- 13. Reich K, Griffiths CE (2008) The relationship between quality of life and skin clearance in moderate-to-severe psoriasis: lessons learnt from clinical trials with infliximab. Arch Dermatol Res 300: 537–544.
- 14. (2012) National Psoriasis Foundation.
- 15. Spandonaro F, Altomare G, Berardesca E, Calzavara-Pinton P, Chimenti S, et al. (2011) Health-related quality of life in psoriasis: an analysis of Psocare project patients. G Ital Dermatol Venereol 146: 169–177.
- 16. Palota T, Szepietowski JC, Pec J, Arenberger P, Giurcaneanu C, et al. (2010) A survey of disease severity, quality of life, and treatment patterns of biologically naive patients with psoriasis in central and eastern Europe. Acta Dermatovenerol Croat 18: 151–161.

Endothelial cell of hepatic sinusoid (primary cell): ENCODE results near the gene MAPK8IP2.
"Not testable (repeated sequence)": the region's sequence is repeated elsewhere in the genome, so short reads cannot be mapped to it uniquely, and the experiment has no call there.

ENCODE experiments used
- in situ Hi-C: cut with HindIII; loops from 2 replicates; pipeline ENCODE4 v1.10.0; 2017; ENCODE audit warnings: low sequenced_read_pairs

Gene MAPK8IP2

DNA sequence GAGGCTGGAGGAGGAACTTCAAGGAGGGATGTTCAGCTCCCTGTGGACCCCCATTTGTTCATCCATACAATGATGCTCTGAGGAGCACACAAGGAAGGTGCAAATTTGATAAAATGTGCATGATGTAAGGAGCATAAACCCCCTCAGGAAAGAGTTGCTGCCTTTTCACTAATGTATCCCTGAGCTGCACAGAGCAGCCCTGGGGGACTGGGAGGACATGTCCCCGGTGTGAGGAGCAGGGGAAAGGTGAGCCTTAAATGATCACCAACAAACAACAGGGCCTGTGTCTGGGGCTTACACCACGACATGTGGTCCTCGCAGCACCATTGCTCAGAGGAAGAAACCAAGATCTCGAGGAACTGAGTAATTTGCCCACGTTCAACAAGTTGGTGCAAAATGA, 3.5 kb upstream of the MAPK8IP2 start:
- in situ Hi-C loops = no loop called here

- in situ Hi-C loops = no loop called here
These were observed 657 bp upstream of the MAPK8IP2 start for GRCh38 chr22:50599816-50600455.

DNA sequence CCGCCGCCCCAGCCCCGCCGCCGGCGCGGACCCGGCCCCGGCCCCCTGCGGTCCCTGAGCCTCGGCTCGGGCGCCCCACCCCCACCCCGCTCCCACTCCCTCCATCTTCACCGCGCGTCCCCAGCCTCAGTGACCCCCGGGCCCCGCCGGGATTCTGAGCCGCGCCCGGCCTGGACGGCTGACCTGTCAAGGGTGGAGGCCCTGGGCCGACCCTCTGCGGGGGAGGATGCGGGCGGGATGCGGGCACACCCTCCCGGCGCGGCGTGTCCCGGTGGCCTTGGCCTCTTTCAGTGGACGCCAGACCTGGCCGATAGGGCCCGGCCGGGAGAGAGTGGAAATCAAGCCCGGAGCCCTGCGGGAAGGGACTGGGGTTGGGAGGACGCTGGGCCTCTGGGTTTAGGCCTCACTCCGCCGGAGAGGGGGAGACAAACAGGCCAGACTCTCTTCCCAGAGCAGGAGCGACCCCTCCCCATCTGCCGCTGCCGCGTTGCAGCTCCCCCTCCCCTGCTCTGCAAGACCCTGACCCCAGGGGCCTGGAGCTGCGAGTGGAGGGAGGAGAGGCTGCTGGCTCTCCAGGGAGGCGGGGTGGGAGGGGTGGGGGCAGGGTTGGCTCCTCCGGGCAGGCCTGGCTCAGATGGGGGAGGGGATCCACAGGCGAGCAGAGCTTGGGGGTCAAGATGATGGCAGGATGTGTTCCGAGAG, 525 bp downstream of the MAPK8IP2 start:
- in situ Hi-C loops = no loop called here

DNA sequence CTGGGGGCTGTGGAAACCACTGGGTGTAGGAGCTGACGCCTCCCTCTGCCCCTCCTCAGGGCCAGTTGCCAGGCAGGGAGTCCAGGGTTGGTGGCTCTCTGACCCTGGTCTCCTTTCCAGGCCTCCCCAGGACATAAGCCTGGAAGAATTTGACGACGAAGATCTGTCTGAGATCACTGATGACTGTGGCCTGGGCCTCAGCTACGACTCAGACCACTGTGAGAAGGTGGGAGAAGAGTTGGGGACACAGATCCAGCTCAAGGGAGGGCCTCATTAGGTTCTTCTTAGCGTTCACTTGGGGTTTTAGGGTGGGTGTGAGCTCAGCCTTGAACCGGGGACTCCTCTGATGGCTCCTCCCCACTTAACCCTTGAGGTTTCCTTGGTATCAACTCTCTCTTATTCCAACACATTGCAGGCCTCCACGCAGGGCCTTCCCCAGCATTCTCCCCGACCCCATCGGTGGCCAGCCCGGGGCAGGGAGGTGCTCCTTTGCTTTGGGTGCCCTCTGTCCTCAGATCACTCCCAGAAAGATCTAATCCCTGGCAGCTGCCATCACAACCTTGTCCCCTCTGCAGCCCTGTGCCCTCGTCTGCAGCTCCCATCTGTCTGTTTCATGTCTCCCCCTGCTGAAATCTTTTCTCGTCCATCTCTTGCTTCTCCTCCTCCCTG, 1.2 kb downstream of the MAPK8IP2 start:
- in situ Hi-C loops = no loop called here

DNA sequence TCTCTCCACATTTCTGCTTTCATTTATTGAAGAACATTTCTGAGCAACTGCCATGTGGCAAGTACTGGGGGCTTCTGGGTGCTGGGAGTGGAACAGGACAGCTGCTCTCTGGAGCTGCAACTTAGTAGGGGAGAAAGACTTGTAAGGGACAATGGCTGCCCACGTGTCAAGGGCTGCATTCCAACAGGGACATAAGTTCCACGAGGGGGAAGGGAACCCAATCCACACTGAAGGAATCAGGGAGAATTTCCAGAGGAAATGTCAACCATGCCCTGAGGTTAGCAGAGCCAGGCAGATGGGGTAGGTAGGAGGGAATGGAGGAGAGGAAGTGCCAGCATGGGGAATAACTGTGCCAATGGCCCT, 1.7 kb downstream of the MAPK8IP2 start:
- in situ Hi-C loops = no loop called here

- 17. Bronsard V, Paul C, Prey S, Puzenat E, Gourraud PA, et al. (2010) What are the best outcome measures for assessing quality of life in plaque type psoriasis? A systematic review of the literature. J Eur Acad Dermatol Venereol 24 Suppl 217–22.